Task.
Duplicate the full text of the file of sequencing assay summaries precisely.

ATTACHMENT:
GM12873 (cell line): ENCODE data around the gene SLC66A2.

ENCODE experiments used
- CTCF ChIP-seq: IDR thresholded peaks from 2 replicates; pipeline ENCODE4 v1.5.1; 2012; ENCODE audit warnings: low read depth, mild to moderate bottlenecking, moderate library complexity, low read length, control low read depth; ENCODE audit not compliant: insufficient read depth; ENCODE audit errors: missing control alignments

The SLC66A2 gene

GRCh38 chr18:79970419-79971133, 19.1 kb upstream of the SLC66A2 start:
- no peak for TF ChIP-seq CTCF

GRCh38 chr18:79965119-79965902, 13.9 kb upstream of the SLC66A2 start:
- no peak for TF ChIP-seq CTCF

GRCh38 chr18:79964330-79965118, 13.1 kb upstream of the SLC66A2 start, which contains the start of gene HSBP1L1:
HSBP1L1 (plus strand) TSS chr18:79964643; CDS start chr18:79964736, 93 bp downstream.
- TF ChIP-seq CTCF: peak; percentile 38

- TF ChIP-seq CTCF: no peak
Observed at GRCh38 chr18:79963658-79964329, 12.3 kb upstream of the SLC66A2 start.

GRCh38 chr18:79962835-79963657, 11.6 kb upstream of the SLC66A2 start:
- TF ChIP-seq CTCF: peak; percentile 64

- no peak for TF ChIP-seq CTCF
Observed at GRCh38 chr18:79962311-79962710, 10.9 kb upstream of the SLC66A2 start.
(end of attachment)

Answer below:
GM12873 (cell line): ENCODE data around the gene SLC66A2.

ENCODE experiments used
- CTCF ChIP-seq: IDR thresholded peaks from 2 replicates; pipeline ENCODE4 v1.5.1; 2012; ENCODE audit warnings: low read depth, mild to moderate bottlenecking, moderate library complexity, low read length, control low read depth; ENCODE audit not compliant: insufficient read depth; ENCODE audit errors: missing control alignments

The SLC66A2 gene

GRCh38 chr18:79970419-79971133, 19.1 kb upstream of the SLC66A2 start:
- no peak for TF ChIP-seq CTCF

GRCh38 chr18:79965119-79965902, 13.9 kb upstream of the SLC66A2 start:
- no peak for TF ChIP-seq CTCF

GRCh38 chr18:79964330-79965118, 13.1 kb upstream of the SLC66A2 start, which contains the start of gene HSBP1L1:
HSBP1L1 (plus strand) TSS chr18:79964643; CDS start chr18:79964736, 93 bp downstream.
- TF ChIP-seq CTCF: peak; percentile 38

- TF ChIP-seq CTCF: no peak
Observed at GRCh38 chr18:79963658-79964329, 12.3 kb upstream of the SLC66A2 start.

GRCh38 chr18:79962835-79963657, 11.6 kb upstream of the SLC66A2 start:
- TF ChIP-seq CTCF: peak; percentile 64

- no peak for TF ChIP-seq CTCF
Observed at GRCh38 chr18:79962311-79962710, 10.9 kb upstream of the SLC66A2 start.